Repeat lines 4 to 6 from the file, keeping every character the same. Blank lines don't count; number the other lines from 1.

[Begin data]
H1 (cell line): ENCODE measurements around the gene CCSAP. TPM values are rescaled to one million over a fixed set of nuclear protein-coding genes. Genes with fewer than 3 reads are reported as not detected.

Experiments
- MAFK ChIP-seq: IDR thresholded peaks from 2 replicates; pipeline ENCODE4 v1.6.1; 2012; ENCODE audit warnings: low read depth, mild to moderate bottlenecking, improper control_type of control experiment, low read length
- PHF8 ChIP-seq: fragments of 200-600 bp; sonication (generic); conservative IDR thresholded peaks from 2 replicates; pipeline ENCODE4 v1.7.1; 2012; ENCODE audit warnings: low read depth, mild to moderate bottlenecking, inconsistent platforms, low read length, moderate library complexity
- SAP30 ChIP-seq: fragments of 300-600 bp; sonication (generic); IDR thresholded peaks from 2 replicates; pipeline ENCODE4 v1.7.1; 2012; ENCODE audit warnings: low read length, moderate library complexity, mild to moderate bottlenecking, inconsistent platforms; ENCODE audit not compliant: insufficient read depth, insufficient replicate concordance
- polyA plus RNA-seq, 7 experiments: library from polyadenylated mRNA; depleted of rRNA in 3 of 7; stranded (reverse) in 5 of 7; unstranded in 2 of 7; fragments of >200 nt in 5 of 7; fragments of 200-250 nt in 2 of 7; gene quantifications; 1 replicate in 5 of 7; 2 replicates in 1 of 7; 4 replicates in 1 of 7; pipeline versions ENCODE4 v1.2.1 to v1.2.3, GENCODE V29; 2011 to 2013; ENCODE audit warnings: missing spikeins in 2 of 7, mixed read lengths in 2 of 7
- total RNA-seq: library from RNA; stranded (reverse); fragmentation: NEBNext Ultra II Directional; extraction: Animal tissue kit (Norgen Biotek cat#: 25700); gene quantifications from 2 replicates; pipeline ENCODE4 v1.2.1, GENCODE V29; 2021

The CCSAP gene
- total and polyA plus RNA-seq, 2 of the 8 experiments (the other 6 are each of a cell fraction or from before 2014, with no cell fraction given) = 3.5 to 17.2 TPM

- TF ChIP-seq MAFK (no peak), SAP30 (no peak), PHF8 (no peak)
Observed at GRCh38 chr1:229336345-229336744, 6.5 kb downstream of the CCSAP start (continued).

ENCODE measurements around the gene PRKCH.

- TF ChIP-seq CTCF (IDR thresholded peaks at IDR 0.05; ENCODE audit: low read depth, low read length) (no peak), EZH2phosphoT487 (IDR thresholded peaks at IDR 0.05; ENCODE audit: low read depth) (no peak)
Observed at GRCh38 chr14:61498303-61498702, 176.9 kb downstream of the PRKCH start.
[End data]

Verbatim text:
- PHF8 ChIP-seq: fragments of 200-600 bp; sonication (generic); conservative IDR thresholded peaks from 2 replicates; pipeline ENCODE4 v1.7.1; 2012; ENCODE audit warnings: low read depth, mild to moderate bottlenecking, inconsistent platforms, low read length, moderate library complexity
- SAP30 ChIP-seq: fragments of 300-600 bp; sonication (generic); IDR thresholded peaks from 2 replicates; pipeline ENCODE4 v1.7.1; 2012; ENCODE audit warnings: low read length, moderate library complexity, mild to moderate bottlenecking, inconsistent platforms; ENCODE audit not compliant: insufficient read depth, insufficient replicate concordance
- polyA plus RNA-seq, 7 experiments: library from polyadenylated mRNA; depleted of rRNA in 3 of 7; stranded (reverse) in 5 of 7; unstranded in 2 of 7; fragments of >200 nt in 5 of 7; fragments of 200-250 nt in 2 of 7; gene quantifications; 1 replicate in 5 of 7; 2 replicates in 1 of 7; 4 replicates in 1 of 7; pipeline versions ENCODE4 v1.2.1 to v1.2.3, GENCODE V29; 2011 to 2013; ENCODE audit warnings: missing spikeins in 2 of 7, mixed read lengths in 2 of 7